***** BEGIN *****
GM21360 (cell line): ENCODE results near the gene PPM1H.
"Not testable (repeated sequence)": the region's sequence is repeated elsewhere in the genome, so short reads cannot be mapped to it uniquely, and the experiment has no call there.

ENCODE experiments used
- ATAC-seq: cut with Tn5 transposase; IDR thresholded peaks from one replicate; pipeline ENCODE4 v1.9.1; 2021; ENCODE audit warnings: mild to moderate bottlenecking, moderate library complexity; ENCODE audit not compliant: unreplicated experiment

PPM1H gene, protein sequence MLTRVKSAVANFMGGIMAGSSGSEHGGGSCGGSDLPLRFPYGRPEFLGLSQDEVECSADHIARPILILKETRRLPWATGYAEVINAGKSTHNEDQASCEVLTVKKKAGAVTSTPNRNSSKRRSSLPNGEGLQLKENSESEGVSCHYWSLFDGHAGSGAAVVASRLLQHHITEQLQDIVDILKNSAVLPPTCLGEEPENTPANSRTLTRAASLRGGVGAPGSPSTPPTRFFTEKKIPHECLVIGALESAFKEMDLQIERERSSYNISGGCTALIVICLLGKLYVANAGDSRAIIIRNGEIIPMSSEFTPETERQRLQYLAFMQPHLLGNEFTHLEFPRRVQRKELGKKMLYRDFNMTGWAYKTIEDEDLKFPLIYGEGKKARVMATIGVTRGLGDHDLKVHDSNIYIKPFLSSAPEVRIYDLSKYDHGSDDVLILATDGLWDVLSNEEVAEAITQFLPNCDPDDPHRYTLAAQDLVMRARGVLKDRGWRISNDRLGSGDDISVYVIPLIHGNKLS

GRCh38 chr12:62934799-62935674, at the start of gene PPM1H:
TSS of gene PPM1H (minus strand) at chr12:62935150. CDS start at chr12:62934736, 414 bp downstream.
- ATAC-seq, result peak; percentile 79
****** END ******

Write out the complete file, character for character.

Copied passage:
GM21360 (cell line): ENCODE results near the gene PPM1H.
"Not testable (repeated sequence)": the region's sequence is repeated elsewhere in the genome, so short reads cannot be mapped to it uniquely, and the experiment has no call there.

ENCODE experiments used
- ATAC-seq: cut with Tn5 transposase; IDR thresholded peaks from one replicate; pipeline ENCODE4 v1.9.1; 2021; ENCODE audit warnings: mild to moderate bottlenecking, moderate library complexity; ENCODE audit not compliant: unreplicated experiment

PPM1H gene, protein sequence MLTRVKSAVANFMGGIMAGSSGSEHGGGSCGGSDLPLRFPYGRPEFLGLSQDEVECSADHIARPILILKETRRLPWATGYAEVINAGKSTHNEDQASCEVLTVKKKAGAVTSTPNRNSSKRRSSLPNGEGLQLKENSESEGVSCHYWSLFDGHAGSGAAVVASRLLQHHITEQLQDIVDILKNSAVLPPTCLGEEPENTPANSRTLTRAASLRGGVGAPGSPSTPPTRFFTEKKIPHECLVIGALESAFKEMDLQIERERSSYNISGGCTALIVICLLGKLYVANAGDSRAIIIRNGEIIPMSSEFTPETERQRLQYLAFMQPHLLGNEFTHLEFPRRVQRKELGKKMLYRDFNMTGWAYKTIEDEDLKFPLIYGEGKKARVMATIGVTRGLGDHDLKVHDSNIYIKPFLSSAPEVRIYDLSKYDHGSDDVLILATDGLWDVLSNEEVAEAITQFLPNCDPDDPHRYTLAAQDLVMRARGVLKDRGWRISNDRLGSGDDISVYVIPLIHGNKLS

GRCh38 chr12:62934799-62935674, at the start of gene PPM1H:
TSS of gene PPM1H (minus strand) at chr12:62935150. CDS start at chr12:62934736, 414 bp downstream.
- ATAC-seq, result peak; percentile 79